If Venezuela Goes to Hell, Will Things Look Bad for Cuba? / Iván García

Protester in Venezuela

Ivan Garcia, 28 April 2017 — Soot covers the unpainted facades of buildings on Tenth of October Boulevard. Old American cars from the 1950s, rebuilt with modern diesel engines and now privately operated as taxis, transit across asphalt, leaving behind a trail of black smoke and the unpleasant odor of gasoline.

The noonday sun glimmers in the opaque windows of old clothing stores, which have been converted into low-quality jewelry and handicraft shops.

Tenth of October is one of Havana’s main arteries. Formerly known as Jesus of the Mountain, the boulevard immortalized by the poet Eliseo Diego is now a walkway of pedestrians carrying plastic bags past makeshift booths set up in the covered entryways of people’s houses. Vendors sell old books, photos of Fidel and Kim Il Sung, and knickknacks that are not longer fashionable.

Seated at a stool outside his butcher shop, Rey Angel reads a headline in the newspaper Granma. He has not worked in days. “There have been no deliveries of chicken or ground soy,” he says. He kills time reading boring articles by the nation’s press and watching women walk by.

Right now, news from Venezuela is a high priority for the average Cuban. “It’s like seeing yourself in the mirror. You don’t like to read stories about shortages and misfortunes similar to your own, although ours don’t come with street protests or repression and killings by the police,” says the butcher.

“But we have to follow the news from Venezuela,” he adds. “If it all goes to hell there, things won’t look good for us. There will be another ’Special Period.” The government is trying not to alarm people but according to the official press, the country produces only 50% of the crude it needs. The question then is: Where the hell are we going to get the money for the other 50% Venezuela gives us.”

The longstanding economic, social and political crisis in Venezuela also impacts Cuba, a republic that has been unable to control its own destiny. Hungry for power, Fidel Castro hijacked the country, making political commitments in exchange for a blank check from the Kremlin and later oil and credit guarantees from Hugo Chavez.

Like a baby, Cuba is still crawling. It won’t stand up and walk on its own two feet. “Whom should we blame for these disastrous policies?” asks a university professor before answering his own question.

“If we are honest, the answer is Fidel Castro,” he says. “Cuba a total disaster, except supposedly in the realm of sovereignty and independence. But these days we are more dependent than ever. In order to survive, we must depend on tourism, on the export of doctors who work under slave-like conditions and on remittances sent home by Cubans from overseas.”

Although Cuba’s government-run press and Telesur — a media company founded with petrodollars from Hugo Chavez — is trying to cover up the causes of the situation in Venezuela, to ignore other points of view and to manipulate the narrative of the Venezuelan opposition, people on the island can now compare their reporting with other sources of information.

“Whether it’s through the internet, an illegal antenna or family members returning from medical missions in Venezuela, people know that not everything reported in the national media is true. It’s not just the middle class that supports the opposition, as the state press would have us believe. If that were the case, the Venezuelan bourgeoisie would number in the millions. Maduro’s days are numbered. When another political party occupies the presidential palace, when the oil agreement and the exchange of doctors are over, the Cuban economy will experience a crisis , a period of recession the likes of which it has not seen for twenty-eight years. And even worse, all the turmoil in Venezuela coincides with Raul Castro’s stepping down from power” notes an academic.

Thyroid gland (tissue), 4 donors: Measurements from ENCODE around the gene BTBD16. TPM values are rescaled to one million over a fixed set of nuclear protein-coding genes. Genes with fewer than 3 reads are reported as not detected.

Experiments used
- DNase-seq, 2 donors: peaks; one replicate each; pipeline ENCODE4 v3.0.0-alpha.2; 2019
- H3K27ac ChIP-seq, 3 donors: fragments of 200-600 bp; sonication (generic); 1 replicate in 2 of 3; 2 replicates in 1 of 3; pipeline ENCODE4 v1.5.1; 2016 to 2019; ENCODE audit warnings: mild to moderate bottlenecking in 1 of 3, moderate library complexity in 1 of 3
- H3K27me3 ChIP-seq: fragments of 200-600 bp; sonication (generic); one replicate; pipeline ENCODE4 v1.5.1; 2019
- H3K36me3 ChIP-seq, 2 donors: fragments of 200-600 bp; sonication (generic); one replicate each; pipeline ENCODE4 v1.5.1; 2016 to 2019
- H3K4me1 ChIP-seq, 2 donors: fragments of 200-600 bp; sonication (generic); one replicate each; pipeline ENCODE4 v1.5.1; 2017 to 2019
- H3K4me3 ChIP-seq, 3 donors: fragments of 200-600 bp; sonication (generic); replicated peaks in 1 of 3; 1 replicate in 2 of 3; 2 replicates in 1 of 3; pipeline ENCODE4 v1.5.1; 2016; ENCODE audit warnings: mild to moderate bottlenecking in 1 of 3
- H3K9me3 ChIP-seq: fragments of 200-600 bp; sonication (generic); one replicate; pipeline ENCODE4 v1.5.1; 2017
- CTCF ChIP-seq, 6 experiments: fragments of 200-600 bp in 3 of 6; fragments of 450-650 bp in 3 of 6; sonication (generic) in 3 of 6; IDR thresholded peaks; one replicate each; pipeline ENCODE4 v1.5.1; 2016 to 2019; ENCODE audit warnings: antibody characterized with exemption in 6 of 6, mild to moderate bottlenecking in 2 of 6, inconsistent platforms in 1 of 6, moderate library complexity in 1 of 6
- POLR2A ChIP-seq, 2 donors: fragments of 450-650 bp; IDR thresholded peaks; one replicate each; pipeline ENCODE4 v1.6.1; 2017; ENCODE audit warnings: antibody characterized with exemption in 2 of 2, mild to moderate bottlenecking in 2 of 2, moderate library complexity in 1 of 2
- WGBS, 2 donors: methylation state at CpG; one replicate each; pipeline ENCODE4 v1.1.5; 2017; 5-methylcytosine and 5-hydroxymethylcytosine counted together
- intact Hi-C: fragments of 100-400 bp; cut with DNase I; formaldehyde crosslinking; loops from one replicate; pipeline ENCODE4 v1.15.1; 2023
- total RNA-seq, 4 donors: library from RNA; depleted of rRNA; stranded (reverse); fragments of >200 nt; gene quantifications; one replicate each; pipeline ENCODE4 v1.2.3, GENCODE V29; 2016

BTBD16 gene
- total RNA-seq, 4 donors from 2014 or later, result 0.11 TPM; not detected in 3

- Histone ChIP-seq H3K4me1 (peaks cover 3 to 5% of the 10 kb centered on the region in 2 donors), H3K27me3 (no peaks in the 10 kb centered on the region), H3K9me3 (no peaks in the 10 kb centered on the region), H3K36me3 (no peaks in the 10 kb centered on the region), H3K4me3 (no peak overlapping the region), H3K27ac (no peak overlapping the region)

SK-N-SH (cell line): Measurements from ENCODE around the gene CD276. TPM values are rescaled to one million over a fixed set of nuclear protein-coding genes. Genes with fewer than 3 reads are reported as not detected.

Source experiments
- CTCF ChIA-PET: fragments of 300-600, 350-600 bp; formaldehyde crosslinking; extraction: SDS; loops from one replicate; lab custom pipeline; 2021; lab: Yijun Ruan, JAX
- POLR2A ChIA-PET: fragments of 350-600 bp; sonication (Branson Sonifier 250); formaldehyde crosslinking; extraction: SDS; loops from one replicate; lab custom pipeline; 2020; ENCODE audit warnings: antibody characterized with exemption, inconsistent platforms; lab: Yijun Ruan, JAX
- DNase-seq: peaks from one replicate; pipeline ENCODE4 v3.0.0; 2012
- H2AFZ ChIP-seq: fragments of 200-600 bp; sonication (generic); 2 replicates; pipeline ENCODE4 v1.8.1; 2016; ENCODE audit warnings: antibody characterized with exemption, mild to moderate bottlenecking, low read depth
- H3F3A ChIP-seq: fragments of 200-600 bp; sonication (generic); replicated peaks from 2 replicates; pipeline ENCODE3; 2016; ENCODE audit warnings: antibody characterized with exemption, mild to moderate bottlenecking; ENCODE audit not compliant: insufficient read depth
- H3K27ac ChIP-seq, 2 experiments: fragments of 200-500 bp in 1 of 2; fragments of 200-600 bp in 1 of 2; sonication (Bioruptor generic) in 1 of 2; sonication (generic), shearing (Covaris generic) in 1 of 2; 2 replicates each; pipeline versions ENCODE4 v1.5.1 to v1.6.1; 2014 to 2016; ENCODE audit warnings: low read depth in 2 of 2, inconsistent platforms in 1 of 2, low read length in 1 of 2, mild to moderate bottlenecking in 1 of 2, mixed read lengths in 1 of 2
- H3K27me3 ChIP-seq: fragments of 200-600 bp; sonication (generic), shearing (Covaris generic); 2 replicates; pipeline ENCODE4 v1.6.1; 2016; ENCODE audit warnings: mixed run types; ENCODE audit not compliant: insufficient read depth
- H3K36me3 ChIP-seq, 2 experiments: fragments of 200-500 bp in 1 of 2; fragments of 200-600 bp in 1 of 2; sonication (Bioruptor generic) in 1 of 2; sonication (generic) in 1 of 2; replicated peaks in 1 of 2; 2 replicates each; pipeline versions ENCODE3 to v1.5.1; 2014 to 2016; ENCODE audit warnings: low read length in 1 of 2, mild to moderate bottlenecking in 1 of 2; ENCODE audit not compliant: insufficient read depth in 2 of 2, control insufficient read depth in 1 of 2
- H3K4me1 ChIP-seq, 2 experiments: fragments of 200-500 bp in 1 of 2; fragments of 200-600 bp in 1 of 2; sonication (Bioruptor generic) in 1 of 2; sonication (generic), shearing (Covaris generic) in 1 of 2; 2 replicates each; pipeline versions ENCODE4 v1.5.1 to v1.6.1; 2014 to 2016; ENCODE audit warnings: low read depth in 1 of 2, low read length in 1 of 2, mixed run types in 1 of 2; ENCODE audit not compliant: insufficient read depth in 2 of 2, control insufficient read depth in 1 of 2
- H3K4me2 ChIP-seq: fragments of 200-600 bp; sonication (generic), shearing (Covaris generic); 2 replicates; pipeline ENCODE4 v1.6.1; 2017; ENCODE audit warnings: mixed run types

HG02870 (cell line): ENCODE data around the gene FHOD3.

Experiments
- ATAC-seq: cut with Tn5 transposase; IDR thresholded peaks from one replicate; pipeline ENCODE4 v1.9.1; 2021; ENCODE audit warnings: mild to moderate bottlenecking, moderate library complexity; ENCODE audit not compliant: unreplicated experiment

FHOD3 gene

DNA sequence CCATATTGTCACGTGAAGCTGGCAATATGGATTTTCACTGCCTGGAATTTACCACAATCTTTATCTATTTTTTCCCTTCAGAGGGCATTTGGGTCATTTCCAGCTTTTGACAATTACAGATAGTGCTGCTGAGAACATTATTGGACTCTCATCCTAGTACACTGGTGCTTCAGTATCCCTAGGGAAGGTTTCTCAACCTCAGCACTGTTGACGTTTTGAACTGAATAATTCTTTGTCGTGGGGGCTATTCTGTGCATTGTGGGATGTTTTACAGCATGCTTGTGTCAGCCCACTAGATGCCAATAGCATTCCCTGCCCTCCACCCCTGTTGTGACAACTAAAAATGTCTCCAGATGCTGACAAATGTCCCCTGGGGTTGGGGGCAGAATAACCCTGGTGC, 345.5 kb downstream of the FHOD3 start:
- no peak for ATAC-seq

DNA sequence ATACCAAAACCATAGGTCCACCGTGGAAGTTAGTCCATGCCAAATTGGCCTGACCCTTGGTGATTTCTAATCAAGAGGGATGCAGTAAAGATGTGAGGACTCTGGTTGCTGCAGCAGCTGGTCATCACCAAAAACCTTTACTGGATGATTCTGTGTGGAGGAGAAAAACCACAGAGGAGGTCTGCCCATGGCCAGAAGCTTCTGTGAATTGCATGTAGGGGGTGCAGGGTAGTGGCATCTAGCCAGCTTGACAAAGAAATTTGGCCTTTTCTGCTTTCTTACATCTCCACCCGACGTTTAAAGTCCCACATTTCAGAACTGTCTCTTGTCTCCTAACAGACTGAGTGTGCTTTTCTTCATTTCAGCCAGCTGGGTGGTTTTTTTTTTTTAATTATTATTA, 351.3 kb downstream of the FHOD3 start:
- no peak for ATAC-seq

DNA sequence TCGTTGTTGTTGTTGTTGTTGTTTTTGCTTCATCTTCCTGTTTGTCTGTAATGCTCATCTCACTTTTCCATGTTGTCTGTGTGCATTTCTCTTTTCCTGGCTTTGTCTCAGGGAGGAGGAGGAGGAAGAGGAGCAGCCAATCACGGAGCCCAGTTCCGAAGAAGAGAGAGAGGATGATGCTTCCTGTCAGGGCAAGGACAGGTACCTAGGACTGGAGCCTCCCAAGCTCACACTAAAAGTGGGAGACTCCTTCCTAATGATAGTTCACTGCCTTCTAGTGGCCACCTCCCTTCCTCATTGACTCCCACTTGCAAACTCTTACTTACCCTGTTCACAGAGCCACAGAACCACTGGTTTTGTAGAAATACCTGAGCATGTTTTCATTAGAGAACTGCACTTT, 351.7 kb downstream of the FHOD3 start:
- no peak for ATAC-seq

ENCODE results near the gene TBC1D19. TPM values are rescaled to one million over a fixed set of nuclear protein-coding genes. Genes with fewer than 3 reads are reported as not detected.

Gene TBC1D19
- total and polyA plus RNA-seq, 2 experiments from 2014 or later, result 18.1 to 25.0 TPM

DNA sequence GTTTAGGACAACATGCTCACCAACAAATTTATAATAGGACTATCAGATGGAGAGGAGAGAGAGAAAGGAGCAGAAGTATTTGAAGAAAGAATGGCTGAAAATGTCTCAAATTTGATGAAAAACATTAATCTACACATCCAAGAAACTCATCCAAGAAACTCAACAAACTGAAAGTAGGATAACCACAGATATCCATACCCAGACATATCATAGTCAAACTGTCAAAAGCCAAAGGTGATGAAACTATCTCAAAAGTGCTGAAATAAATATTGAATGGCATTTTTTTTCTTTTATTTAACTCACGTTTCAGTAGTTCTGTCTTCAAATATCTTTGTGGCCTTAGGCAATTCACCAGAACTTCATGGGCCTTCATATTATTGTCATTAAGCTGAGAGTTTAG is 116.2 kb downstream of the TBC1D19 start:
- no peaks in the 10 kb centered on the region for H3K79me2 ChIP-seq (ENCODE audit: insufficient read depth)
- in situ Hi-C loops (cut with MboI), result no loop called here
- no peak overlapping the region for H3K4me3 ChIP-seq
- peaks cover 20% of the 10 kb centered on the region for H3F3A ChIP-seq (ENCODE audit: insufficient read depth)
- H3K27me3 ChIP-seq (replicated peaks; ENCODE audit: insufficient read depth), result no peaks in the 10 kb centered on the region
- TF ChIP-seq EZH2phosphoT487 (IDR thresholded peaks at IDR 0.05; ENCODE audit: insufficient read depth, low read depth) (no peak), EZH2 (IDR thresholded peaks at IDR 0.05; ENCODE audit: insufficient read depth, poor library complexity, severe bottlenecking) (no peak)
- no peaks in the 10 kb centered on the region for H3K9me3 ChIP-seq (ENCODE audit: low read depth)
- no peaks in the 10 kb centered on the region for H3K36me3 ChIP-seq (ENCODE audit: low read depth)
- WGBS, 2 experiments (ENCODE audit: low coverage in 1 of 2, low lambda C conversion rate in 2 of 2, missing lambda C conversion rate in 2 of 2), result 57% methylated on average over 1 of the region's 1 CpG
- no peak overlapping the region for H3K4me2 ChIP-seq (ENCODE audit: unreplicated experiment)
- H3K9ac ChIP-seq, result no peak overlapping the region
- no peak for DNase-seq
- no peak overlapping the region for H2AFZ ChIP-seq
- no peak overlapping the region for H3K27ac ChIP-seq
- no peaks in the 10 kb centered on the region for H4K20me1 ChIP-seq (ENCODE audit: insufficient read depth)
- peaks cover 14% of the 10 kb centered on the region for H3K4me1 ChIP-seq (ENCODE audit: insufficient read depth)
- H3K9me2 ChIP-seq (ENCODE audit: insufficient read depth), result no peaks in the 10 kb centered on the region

Among the late Hugo Chavez and Fidel Castro’s longterm goals was the eventual unification of their two countries,” says a former diplomat. “ALBA* was just a first step. They hoped to later create a common currency: the sucre. In the halls of power it was jokingly referred to as ‘Cubazuela’. In their minds Castro and Chavez thought they would rule forever. They didn’t foresee themselves dying or anticipate the current catastrophe. In spite of all Maduro’s authoritarianism, there are still democratic institutions which could reverse the situation. But in Cuba? When Venezuela crashes, we’ll be up the creek without a paddle. We can perhaps count on rhetorical support from Bolivia and Ecuador but no one is going to write us a blank check or extend us credit. We will then will have to figure out where we are going and how to get there. If some future politicians manage to figure out a path forward, we’ll have to erect a monument to them.”

Hyperinflation, polarization and the socio-political crisis in Venezuela are all impacting the Cuban economy. In the summer of 2016 Raul Castro announced fuel cuts for the public sector, causing numerous government programs which do not generate hard currency to grind to a halt.

As people die and mass protest marches take place in Venezuela, officials and presidential advisers at the Palace of the Revolution in Havana are devising contingency plans to deal with the eventual collapse of the Chavez movement. It could take months, maybe a year or two, but it will happen.

*Translator’s note: Acronym for Bolivarian Alliance for the Peoples of Our America, an organization founded by Cuba and Venezuela and currently made up of eleven socialist and social democratic member states.